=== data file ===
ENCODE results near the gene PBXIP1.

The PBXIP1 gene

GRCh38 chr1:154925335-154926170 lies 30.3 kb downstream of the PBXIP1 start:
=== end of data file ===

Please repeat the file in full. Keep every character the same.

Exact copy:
ENCODE results near the gene PBXIP1.

The PBXIP1 gene

GRCh38 chr1:154925335-154926170 lies 30.3 kb downstream of the PBXIP1 start: